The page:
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Sunday, September 28, 2014

Indian-origin Physicist with roots from Chennai, who wanted to play cricket, up for this year's Nobel?

He had hopes of becoming a cricketer when young (and a wicketkeeper at that!), and even got into serious league level playoffs. However, fortune had different plans for Dr. Ramamoorthy Ramesh, a Professor at UC Berkeley. He ended up making great contributions in scientific research and getting international acclaim for his work on complex materials, more specifically in the area of complex multifunctional oxide thin films, nanostructures, and hetero-structures.

A graduate from Vivekananda College, Chennai, India, he got a further degree in metallurgy from the famed Indian Institute of Science, where he briefly worked on superconductivity. Later, he went on to get his PhD from UC Berkeley in Material Science and has never looked back since. Some of the implications of his work have led to materials used in Solar nanotechnology, Memory drives used in computers, and other similar products.  
Dr. Ramamoorthy Ramesh (Center), one of the leading contenders for this year's Nobel Prize in Physics. Image source: Thomson Reuters
Currently his name is one among this year’s top seven possible Nobel contenders in Physics, according to the annual list of citation laureates prepared by Thomson Reuters. They have, so far, accurately forecast 35 Nobel Prize winners since its inception in 2002. The annual Thomson Reuters Citation Laureates Study mines scientific research citations to identify the most influential researchers in the fields of chemistry, physics, medicine and economics.

In an exclusive video-chat with Dr. Natarajan Ganesan, a Biomedical research scientist and founder of 'Scientists of Indian Origin', Dr. Ramesh spoke at length about his roots from Chennai, his journey to the United States in pursuit of higher studies, and eventual entry into the world of science that has ranged from magnetic materials to high temperature superconductors and beyond.

“Keep your ears open”

“My impression is… the actual discovery is accidental. You just have to be ready for it” said Dr. Ramesh while trying to elaborate on the process of discovery.  When asked if the discoveries he made so far were accidental OR a matter of observational co-incidence he said, on a contemplative note, that it’s a combination of both; and that it was quite hard to separate the two.  Focusing on the need to be aware which area to further pursue while working on a phenomenon is also very key to the process of making new discoveries, he said. For example, his monumental work on the phenomenon of ‘Colossal magnetoresistance’ (CMR), was a result of shifting the focus from working on the oxides of some metals to their properties on ‘colossal behavior’.

When asked specifically about reports of his contributions to the development of better memory drives used in computers, he went back to his days in the early 90s with Bellcore (now Telecordia Technologies) when he was working on ways to expand upon his theoretical work. Having also been an engineer for the better part of his career, one of his motivating factors was ‘what cool things could one do if your research work was successful’. Working on real world problems such as the reliability of data storage systems, one thing led to another when he started getting ‘right kind of data’ for not so right hypothesis. “You just got to look out” he said casually.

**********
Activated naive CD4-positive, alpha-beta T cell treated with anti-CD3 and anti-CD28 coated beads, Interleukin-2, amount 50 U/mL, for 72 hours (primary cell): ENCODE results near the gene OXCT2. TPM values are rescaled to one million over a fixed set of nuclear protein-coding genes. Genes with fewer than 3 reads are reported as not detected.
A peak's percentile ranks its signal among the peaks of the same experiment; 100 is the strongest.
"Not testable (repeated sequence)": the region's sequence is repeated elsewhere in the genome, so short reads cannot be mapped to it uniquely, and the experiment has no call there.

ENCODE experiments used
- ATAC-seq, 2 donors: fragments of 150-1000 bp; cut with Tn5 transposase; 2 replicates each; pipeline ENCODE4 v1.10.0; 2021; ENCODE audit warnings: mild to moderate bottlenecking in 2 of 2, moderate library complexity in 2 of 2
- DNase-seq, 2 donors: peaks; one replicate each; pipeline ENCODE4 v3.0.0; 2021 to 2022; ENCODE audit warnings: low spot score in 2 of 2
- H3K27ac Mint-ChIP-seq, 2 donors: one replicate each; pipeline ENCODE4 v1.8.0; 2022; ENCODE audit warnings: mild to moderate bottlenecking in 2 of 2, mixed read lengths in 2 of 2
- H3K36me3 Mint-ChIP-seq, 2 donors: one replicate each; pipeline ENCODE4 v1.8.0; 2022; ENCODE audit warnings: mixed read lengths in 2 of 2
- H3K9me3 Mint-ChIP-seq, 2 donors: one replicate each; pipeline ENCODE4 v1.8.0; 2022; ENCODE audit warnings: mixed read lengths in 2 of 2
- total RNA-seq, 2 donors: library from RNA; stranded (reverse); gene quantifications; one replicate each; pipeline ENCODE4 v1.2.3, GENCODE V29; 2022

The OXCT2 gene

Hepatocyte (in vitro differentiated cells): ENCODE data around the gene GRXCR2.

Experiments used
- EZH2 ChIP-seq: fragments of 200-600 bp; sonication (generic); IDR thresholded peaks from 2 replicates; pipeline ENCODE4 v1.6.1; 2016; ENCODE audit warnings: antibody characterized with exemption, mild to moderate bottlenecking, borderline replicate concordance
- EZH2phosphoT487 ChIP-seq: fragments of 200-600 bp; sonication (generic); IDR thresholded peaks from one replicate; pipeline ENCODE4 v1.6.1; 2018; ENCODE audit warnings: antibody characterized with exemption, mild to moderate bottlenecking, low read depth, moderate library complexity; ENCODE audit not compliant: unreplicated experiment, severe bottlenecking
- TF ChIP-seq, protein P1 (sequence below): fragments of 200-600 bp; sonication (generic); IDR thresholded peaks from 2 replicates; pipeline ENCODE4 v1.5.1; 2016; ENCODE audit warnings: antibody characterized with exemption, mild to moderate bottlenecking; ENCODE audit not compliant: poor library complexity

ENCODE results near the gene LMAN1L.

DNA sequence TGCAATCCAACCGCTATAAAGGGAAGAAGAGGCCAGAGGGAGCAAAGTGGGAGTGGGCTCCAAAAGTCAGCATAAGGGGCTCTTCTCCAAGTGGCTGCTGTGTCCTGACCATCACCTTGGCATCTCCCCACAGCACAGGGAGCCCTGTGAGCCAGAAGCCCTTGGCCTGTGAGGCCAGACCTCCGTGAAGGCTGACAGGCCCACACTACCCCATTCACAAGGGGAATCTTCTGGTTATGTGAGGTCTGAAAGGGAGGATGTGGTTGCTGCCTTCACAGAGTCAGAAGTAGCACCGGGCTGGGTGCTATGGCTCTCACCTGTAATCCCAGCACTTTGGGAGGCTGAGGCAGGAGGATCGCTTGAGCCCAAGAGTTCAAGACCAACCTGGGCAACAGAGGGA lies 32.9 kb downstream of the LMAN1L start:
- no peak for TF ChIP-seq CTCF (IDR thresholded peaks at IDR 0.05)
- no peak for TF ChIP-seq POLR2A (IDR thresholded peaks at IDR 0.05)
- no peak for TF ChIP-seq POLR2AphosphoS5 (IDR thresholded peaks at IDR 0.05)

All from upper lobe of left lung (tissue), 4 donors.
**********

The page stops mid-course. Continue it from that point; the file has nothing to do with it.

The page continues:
For the younger generation

Dr. Ramesh was very unassuming when asked for any specific words of advice to the younger generation of researchers wanting to get into scientific exploration. “Doing science is a lot of fun” he said and added further that, “sometimes you got to work long hours” but “in the end the process is very rewarding”.  However, he also gently reminded that “we do not make too much money” “but we enjoy what we do”.

Indian roots and the guiding philosophy

Dr. Ramesh had his basic education in Chennai, India before moving to United States for further research. Originally hailing from Thanjavur (near Mayavaram and Kumbakonam), his parents had a high school education. He also has a sister who has a PhD in Microbiology. However, his busy lifestyle has not made him lose his connections with his family and cultural roots. In fact, he equates the molecular nature of his work on complex materials to that of Indian families, with “million different cousins, grandmothers and aunts”. Though remarking in jest, he goes on to give the exact nature of the analogy with ease.

With an apparent interest in Carnatic music, he equated the discovery process to the discovery of a new raga. To illustrate further he said, “Let me give you an example… If you are a Lalgudi Jayaraman (who passed away not too recently)… you play the instrument 8 hours a day”. He went to add that In the process of such a rigor and training, if one were to keep the ears tuned, you either discover a new raga OR a new phenomenon (as was in his case). When asked about the possible nomination for this year’s prize in Physics, he remarked philosophically ‘Karmanyevaadhikaaraste…’ (कर्मण्येवाधिकारस्ते…) (Quoting from the Bhagavad Gita), thus summarizing his entire attitude towards research and not expecting much from the fruits of his labor. On a professional level, he continues to maintain connections with his research colleagues and scientists back home in India, sometimes on a daily basis.

(c) Copyright - . All rights reserved. No part of this posted material may be used without direct consent from the author - Natarajan Ganesan


sohan modak said...

Yes, that's the way science works on you and vice versa. Great, hope he makes it.

Dr. Sadananda said...

I wish him all the best.

Ibphysics Tutions said...

I am very happy to see this post.
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